We finished day one of our retreat in Sendai – a day of worship, messages, discussions, and hot springs. Yes, I said “hot springs”. Our retreat is being held at Hotel Zuiho, a hot springs resort. To be clear, this is an extravagant, upscale, luxury resort – one of the nicest I’ve ever been in. Under normal circumstances, we wouldn’t find ourselves here. But the resort has been active in the tsunami response. It provided housing for displaced community members, housed volunteer workers, and now hosting our pastors retreat at a significant discount. It’s at 80% occupancy, largely due to the help they are offering to the community. They’ve gone above and beyond and have been serving us with such graciousness. Hot springs are a common way that people seek out to relax in Japan. As we were planning this retreat, this was quickly established as a must, and these pastors are loving it!
The tone of this retreat is intimate and safe. We have 40 church leaders in attendance – mostly pastors and their wives. About half of them know each other, and for the others, this has provided a way for them to cross denominational and geographic boundaries. For most of the attendees, this is their first break since the tsunami three months ago.
Dr. Jean Dorlus shared powerfully and vulnerably from his own experiences after the earthquake in Haiti. Since Haiti is half a step ahead of Japan in its recovery process, Dorlus’ past year is their next year. He cracked jokes about his trouble with memory loss and paranoia, and the Japanese pastors laughed in agreement. Though a different culture, country, language, skin color, they understood one another. Dorlus shared about the process that God brought him through, from asking “Why did they die?” to “Why am I still alive?”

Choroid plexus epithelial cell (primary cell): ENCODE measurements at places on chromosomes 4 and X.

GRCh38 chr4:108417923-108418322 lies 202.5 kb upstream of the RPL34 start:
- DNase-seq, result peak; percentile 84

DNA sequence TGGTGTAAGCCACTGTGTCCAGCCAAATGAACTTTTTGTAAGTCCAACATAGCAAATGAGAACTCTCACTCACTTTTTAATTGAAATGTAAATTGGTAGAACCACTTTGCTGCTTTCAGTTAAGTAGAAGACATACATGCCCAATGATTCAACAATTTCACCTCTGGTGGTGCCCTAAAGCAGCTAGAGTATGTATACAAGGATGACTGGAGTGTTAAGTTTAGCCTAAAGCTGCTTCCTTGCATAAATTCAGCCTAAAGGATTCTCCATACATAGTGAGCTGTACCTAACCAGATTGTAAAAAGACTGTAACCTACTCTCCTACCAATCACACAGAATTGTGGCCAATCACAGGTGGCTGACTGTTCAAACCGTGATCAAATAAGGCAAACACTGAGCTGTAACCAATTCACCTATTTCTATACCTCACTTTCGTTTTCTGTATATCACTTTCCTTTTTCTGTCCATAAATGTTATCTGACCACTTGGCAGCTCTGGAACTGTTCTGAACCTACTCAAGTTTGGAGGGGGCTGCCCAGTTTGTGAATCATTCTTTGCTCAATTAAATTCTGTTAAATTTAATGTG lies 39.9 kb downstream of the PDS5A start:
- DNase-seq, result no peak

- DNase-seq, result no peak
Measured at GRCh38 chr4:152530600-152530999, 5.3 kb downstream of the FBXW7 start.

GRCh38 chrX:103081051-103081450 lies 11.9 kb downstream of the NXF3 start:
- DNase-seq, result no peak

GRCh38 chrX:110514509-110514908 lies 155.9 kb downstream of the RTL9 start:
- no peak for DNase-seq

I spoke with one pastor’s wife, who was carrying a child, just three months old. If you do the math, that’s when the tsunami hit. Rema was born three days after the tsunami into a world of hardship and pain. They were without heat and food. As tough as those days were, the couple was grateful that the baby wasn’t born before the earthquake and tsunami. In the womb was the safest place for that baby.
This is just one story among many. As I speak with these people, I’m constantly reminded that although statistics are aggregate, loss is always individual and personal. My prayer is that everyone here, like that baby, would remain in the womb of God throughout this crisis. It’s the best place that anyone could be.
When pastors checked into their rooms, they were greeted by gift bags – homemade jam made by churches in Tokyo, books filled with prayers from churches in North America, books and snacks provided, etc. Whenever they say “thank you” to me, I remind them it’s not from me. “This is from churches all over the world. Your brothers and sisters are with you.”
Though I get to be here, this retreat is made possible by all the churches that support our work. Thank you. It’s just the first day, so we’ll have many more stories to share in the days to come.Tags: Churches Helping Pastors, Counseling, featured, JA01, Japan